Advance reader reviews of Losing Clementine by Ashley Ream.

Losing Clementine

A Novel

By Ashley Ream

Losing Clementine
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  • Published in USA  Mar 2012,
    320 pages.

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There are currently 23 member reviews
for Losing Clementine
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  • avid (Springfield, IL)


    don't let the subject matter turn you off
    How can a book about the narrator's impending suicide make you laugh? Ashley Ream pulls it off with her sharp wit and incredible voice. There are life lessons here, but so much humor, you don't really realize it 'til the end. What a great read!
  • Sarah H. (Arvada, CO)


    Self discovery or self absorption?
    This book lacked the humanity that would have anchored such an uncomfortable topic in something less self obsessed. While other books like Veronica Decides to Die or A Long Way Down make suicide secondary to the vibrancy and or humor of their character, if was as if Clementine was overshadowed by the topic. It lacked the sardonic satire that makes it utterly comical and human at the same time, and lacked the connection and vulnerability necessary to really care about the main character.
  • Karen L. (Chicago, IL)


    Addictive story
    Clementine Prichard, renowned artist, just wants to put herself out of her misery. Giving herself a month to get her affairs in order, she counts down the days, chapter by chapter to her impending suicide. With a plot line of this nature you would expect a heavy, depressing story. What you will find instead is an interesting, realistic depiction of mental illness handled with humor and heart. Clementine is irresistible as the main character. She is wildly funny in a deeply flawed way. You know you shouldn’t be rooting for her, but you just can’t help yourself. The rest of the cast is equally well developed, including her miserable cat. While the majority of the book is entertaining, there are a few deeply moving, intensely sad scenes that are unavoidable when dealing with the reality of bi-polar disorder. Emotionally draining, these scenes lend an air of authenticity to the subject. Losing Clementine surprises in the end, circumventing the predictability you might expect in a lesser novel. I am very happy I found Clementine. Highly recommended.
  • Bea C. (Liberty Lake, WA)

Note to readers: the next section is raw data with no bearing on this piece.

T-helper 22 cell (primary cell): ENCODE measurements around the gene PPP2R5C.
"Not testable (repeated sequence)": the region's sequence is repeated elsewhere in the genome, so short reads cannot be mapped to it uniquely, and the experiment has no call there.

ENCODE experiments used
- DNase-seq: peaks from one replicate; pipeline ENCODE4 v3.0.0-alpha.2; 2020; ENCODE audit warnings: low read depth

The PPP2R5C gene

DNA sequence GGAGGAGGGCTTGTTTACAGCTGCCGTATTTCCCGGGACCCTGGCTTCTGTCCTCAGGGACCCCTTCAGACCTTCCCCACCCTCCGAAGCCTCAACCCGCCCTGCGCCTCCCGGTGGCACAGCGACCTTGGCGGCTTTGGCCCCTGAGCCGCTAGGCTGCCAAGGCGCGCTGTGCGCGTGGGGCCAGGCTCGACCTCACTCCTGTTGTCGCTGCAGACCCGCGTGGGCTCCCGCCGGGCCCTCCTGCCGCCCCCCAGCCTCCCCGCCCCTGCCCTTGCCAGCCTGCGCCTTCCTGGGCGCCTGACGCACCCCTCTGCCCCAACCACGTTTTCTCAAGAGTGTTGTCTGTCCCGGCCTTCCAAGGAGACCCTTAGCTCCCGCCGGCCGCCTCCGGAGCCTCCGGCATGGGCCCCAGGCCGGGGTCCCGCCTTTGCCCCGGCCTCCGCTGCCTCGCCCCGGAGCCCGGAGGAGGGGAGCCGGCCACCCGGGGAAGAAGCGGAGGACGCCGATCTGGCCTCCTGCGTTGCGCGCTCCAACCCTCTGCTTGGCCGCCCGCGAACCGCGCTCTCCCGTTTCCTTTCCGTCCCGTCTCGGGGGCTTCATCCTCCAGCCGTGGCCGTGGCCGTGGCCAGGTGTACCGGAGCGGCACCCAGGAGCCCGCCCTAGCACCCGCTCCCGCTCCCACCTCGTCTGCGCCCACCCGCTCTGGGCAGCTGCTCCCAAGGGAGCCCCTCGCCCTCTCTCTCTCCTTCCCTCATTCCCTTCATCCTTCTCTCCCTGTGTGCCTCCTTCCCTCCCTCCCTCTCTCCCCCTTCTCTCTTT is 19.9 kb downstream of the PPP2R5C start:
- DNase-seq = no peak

A humorous look at preparing for suicide.
    At the beginning of the book I didn't care for Clementine, an artist who has a mental condition and decides to end it all rather than spend the rest of her life on drugs. As the story carries on, she seems more likable and I was interested to see if she ever finds her father. Lots of humor, even in the fairly graphic sex scenes.
  • Beth M. (Scarsdale, NY)


    A compulsive read you don't want to end
    I loved this book. Clementine is a wonderfully drawn character, full of flaws but heartbreakingly sane. She's made a decision to end her life and just wants to finish a few things. However, life intrudes and her journey is wonderful. The story is bold and funny and you find yourself identifying with many of her thoughts and actions. This is a great read!!!!
  • Elaine G. (West Lafayette, IN)


    LOSING CLEMENTINE
    The characters in this book were nearly all seriously dysfunctional and in need of far more than a drug, as is true for her, to function. Very black, not a flicker of light in the story. Irresponsible, self centered, and such words come to mind. I have had hard times myself as a child and on and have never acted or thought as these characters do. Takes more than relating such to end up with a good book. However, the act of writing it might have been cathartic for the author, assuming it did relate to her.
  • Joan V. (Miller Place, NY)


    Losing Clementine
    If “Clementine” is as good an artist as Ms. Ream is an author she must be terrific. This was a very interesting look into the human psyche, and written in a realistic way, but also very funny. You are immediately swept up into the story because you have so many questions. Right up front: Will she really kill herself? Then: why is she on all the meds? Will she meet her father? and other questions.

    Ms. Reams uses a lot of description and I found it to be cinematic, I think the book would make an excellent movie. Once in awhile however, she changes scenes too suddenly but the reader quickly catches up with the story.

    There is also a surprising twist that you never see coming. In a book like this predictable would be awful.

    I definitely would recommend this book to a friend and think it would be interesting for a book club discussion. I look forward to reading another book by Ms. Ream.
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